the sport. The Internet is geared to Sailing, and the ISAF website had so
many hits from around the sailing world that the site crashed during the
Games. But the ever ingenious Paul Pascoe shifted the load to the Aussie
Hobie Cat site and everything went very well. Clever eh!

* From Rob Stephan (regarding the Parental Supervision story in #1669):
Bingo. You struck a chord with me since I find it to be very difficult to
watch my boys race their own boats, since I am screaming inside my head
about the "obvious shift" that they could have tacked on etc.. while at
Lacrosse games I have a blast since I never played Lacrosse! As I get
older, I am getting wiser and learning to keep my yap shut at youth sailing
events has helped me greatly to realize that the real goal is for them to
have such a good time that when they become adults and look back at their
younger years of sailing it is with a smile and fond memories. If I am
really lucky, once they become adults they will want to share the good
times they have had on the water with their children and friends. That is
the real magic of many great experiences on the water, be able to share it
with others.

* From Felipe Payet (re PeopleSoft possible sponsorship of US A-Cup team
Sausalito Challenge): The plot thickens (and not necessarily in a good
way). On the one hand, we see the Sausalito Challenge AC boat sporting the
PeopleSoft slogan on its hull. On the other, Oracle Corporation's hostile
takeover bid for PeopleSoft appears to be moving forward again, based on
the U.S. Justice Dept's objections to the takeover having been rejected.
This doesn't seem like great news for the Sausalito Challenge... if Oracle
succeeds in purchasing PeopleSoft, will Larry Ellison still allow
PeopleSoft to sponsor a Cup challenge, and go head-to-head against BMW
Oracle? More news coverage of the Oracle/PeopleSoft situation:

* From Clifford Bradford: I totally agree with Larry Law in 'Butt 1670. I
have to add that there is enough variety of different types of sailing
(type of racing, classes, etc.) that there's no need to make changes to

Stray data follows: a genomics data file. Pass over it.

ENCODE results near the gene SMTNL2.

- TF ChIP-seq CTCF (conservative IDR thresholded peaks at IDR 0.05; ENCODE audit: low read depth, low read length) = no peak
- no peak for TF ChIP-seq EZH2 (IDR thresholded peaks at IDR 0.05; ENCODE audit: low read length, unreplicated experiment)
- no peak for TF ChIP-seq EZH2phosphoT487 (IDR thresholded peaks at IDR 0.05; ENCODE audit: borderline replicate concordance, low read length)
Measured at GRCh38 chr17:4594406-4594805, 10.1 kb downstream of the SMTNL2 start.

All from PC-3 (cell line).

find some aspect of sailing that a decent number of people will find
exciting to watch. I have to admit that I'm a sports junkie - I can
appreciate almost any sport shown on TV - I was watching table tennis on
ESPN last night, at 7pm no less! Now, I'm sure there wasn't any groundswell
of rabid table tennis fans petitioning ESPN to show table tennis. It's
likely ESPN didn't even pay all the production costs. I'll make a guess
that there are more people who sail in the USA than play table tennis (on a
regular basis). So how does table tennis get on TV while sailing can't? I
don't know the answer to that question but I have suspicions. My guess is
that the table tennis guys produced the shows and lined up the advertising
and ESPN didn't have to do squat but put it on. The fact is that the
popularity of a sport isn't necessarily the main factor in getting it on
TV. I would guess that there's more pool shown on ESPN than track and field
or swimming. Does that make sense? No reason then that we couldn't get more
sailing on TV.

Curmudgeon's Comment: Our guess is that the production cost for sailing is
much greater than that of table tennis or for some of the other sports on
ESPN, (poker, billiards, darts, etc.), which makes it harder for sailing to
get on TV. However, we went to Gary Jobson for his expert comments on the

* From Gary Jobson: The toughest thing in TV is to actually get on the air.
At ESPN I was able buy the time for most of our sailing programs, except
for the America's Cup. ESPN paid for its own AC production. Sponsors have
been slow to embrace TV. Do they sell more product by running ads?
Sometimes, but not consistently. Once on the air, ratings (number of
viewers) count. In this area sailing does poorly. It is a cycle: low
viewership means unfavorable time slots.

I am intrigued at the comments about the Olympics. No one talked to those
of who actually produced the shows on how we view a better format for the
people watching at home (Gary was hired by NBC for their Olympic sailing
coverage). It could all be done better. The Olympics sells because of
patriotic interest. The organizers did a good job marking up the sails to
match country colors. Very cool!

Outside of the Olympics, the patriotism angle is lacking in other major
sailboat races. When the public doesn't care, the ratings are weak. The low
point in my twenty plus year career in TV was the unfortunate weather
delays in Auckland. For ten straight days, there was no action. We lost any
public interest. Non-sailors laughed at us. The RC should have given
starts, even if the time limit was not met. But the RC dug in their heels,
and the sport has been foundering ever since.

The negative comments I receive don't help. It is hard enough getting
airtime, but complaining forces decision makers to say, why bother. There
are some innovative sailing shows in the works. The standard race format
around the world is tired. Close racing, lead changes, fast boats, short
races, compelling athletes, patriotic teams and emotions are the
ingredients that will draw viewers to give sailing another look. Some good
things are on the way.

Regatta Party: A marvelous opportunity to tell new lies to old friends and
old lies to new friends.